Steele cases surge, but no deaths
After low numbers for several weeks, COVID-19 cases in Steele County jumped sharply over the past week.
Public Health Director Amy Caron reported 10 new cases in Steele County over the past week, bringing to total of 24 confirmed cases since the outbreak began in mid-March. For the first time in weeks, Steele surpassed Dodge County in the number of cases. Currently, Dodge has 22 positive cases and no deaths.
“We went up significantly,” Caron said. On a more positive side, there have been no deaths and only two patients have been hospitalized throughout the pandemic.
While cases are going up, there still are no reported COVID-19 cases in any long-term care facilities in either county, Caron said.
Caron attributes the increase to more testing taking place across the state. “We are not surprised we are seeing more positive cases,” she said. “We expect it to keep ramping up,” she added.
In Freeborn County, there have been 35 cases compared to 28 in Mower County. No deaths have been reported in either county.
Widespread testing is scheduled to take place over the next two weeks across the state. Caron will be meeting with officials at Mayo Clinic in Owatonna this week to discuss its plans once widespread testing gets underway.
Another change happening on the local level is that Steele County Public Health will be conducting contact case investigations instead of the state. Caron explained any time there is a confirmed case in Steele County, one of her workers will be conducting the follow-up investigation. At least eight public health workers in Steele County will receive extra training to handle the investigations, she said.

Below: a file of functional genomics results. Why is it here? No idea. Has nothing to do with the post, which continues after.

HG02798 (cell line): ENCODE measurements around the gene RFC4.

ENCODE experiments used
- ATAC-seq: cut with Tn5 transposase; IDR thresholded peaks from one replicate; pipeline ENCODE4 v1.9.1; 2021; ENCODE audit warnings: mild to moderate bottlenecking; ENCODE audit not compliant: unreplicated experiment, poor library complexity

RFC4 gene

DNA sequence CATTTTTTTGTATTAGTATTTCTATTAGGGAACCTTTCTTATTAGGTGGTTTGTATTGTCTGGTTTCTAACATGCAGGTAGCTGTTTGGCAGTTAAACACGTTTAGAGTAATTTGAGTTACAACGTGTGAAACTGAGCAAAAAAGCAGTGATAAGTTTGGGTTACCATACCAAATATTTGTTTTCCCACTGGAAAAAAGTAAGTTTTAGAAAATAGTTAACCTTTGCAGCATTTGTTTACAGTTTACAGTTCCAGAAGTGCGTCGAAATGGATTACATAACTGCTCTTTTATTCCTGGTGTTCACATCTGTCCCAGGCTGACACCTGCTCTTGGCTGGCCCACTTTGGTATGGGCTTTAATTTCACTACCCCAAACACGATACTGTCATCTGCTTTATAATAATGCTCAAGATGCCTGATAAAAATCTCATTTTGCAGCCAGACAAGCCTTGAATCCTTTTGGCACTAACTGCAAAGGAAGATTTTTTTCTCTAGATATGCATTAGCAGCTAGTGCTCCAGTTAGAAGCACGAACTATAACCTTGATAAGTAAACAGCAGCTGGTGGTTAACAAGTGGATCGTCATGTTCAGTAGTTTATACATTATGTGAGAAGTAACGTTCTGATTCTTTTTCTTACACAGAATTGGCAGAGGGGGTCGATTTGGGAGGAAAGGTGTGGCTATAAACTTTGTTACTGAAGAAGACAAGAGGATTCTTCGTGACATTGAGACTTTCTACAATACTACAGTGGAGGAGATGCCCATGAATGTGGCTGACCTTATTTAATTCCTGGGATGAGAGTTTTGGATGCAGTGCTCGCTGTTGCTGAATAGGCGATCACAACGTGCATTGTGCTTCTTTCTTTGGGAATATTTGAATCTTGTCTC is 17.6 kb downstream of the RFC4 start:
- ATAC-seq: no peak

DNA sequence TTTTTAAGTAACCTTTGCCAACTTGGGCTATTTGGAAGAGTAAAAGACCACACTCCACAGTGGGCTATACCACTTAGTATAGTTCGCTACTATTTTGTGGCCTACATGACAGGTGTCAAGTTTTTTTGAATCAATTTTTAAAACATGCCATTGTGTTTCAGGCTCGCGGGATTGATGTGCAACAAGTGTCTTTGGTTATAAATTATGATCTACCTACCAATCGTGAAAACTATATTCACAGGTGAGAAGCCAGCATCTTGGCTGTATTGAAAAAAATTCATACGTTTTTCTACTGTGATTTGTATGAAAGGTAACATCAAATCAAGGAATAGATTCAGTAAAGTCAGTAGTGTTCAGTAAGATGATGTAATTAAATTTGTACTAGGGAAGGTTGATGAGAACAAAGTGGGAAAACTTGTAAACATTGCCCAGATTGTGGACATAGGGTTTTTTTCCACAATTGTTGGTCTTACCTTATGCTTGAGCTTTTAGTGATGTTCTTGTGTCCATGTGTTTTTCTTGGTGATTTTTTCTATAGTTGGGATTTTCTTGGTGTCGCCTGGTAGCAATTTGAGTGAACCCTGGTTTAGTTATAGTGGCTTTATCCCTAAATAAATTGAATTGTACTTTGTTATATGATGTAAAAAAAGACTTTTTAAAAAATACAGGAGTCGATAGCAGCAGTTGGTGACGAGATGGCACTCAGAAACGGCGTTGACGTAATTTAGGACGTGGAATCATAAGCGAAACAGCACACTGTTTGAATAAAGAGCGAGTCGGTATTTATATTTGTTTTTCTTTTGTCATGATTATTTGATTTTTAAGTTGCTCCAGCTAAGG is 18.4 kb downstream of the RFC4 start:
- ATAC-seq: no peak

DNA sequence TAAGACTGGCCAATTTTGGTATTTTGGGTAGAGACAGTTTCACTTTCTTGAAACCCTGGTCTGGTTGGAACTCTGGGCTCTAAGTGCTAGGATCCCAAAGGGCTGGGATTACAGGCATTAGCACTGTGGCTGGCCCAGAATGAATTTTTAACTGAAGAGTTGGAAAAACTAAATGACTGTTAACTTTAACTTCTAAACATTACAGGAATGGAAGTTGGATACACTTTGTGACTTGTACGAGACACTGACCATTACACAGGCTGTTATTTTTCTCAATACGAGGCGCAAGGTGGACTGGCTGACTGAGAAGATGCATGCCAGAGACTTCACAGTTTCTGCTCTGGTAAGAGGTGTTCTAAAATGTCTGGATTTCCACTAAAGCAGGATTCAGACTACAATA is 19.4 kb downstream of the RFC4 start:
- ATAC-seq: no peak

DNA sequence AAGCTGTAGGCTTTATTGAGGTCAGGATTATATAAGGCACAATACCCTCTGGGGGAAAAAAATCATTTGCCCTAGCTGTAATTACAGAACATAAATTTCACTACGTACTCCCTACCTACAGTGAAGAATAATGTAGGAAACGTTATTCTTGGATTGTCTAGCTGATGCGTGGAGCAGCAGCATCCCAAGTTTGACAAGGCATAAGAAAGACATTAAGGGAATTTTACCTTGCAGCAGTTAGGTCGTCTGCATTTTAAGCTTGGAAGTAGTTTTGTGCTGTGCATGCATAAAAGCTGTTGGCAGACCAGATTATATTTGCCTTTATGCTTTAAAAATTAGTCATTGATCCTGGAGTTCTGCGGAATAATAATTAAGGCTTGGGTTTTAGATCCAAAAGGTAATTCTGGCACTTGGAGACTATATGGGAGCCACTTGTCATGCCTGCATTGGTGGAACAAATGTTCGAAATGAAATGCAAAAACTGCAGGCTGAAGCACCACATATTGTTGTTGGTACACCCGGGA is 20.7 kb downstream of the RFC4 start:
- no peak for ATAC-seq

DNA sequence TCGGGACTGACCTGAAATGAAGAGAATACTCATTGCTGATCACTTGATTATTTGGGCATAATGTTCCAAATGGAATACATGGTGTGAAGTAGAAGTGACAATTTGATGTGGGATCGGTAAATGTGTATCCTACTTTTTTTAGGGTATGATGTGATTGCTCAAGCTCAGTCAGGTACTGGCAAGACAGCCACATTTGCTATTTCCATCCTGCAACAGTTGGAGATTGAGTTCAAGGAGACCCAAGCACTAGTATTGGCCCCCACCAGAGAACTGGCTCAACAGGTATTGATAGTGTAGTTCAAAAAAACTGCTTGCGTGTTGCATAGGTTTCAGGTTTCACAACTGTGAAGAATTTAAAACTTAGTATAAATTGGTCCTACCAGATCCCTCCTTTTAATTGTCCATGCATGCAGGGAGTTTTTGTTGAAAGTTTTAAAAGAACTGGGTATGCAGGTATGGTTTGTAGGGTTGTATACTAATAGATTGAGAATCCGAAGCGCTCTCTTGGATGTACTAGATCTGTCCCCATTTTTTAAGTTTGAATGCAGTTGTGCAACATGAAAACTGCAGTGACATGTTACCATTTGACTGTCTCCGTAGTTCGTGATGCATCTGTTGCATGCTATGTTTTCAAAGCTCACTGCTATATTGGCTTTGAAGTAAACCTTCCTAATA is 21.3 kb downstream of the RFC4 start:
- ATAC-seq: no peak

In other developments this past week, Gov. Tim Walz announced that he was extending the stay-at-home order to May 18 in a continued effort to slow down the spread of COVID-19. “That’s not a huge surprise,” Caron said. “They are trying to balance the safety of people with the safety of opening back up businesses. They are taking it in small steps.”
Caron said the whole idea behind staying at home is to allow health care facilities to get ready for coronavirus. “We have done a good job in Minnesota so are hospitals are ready for any surge or swell,” she said.
Social gatherings are still locked down to the fullest extent. Walz says social distancing in these settings continue to be the state’s “strongest tool” to prevent the spread of the disease.
While most of the limits on public life will remain like they have since mid-March, the governor loosened restrictions for nonessential retail businesses, which can now offer curbside pickup and delivery services for customers.
With more businesses opening, they must develop a plan to safely operate and publicly post it. The state won’t review each plan to approve or deny it, but will reserve the right to see such plans if complaints come in about working conditions.
Many Republican leaders have been critical of the governor’s continued stay-at-home orders, which have essentially shut down many small businesses. State Rep. Peggy Bennett, R-Albert Lea, reacted angrily after hearing the governor’s extension last Thursday. “It is a real gut punch to Main Street business owners who have been holding their breath for weeks and are nearly out of air,” Bennett said. “Minnesota can methodically and carefully reopen its economy and keep Minnesotans safe, it doesn’t have to be one or the other.”
State officials are still waiting to implement widespread testing, which will be able to test every Minnesotan who has symptoms of COVID-19. The state announced the breakthrough in testing on April 22. Experts say the widespread testing will track the disease and isolate the sick.
With nicer weather coming and parks opening up, the temptation will be for people to become more lax with coronavirus rules. “We still need people to practice six feet of social distancing,” Caron said. “We highly recommend to wear cloth masks to protect others,” she added.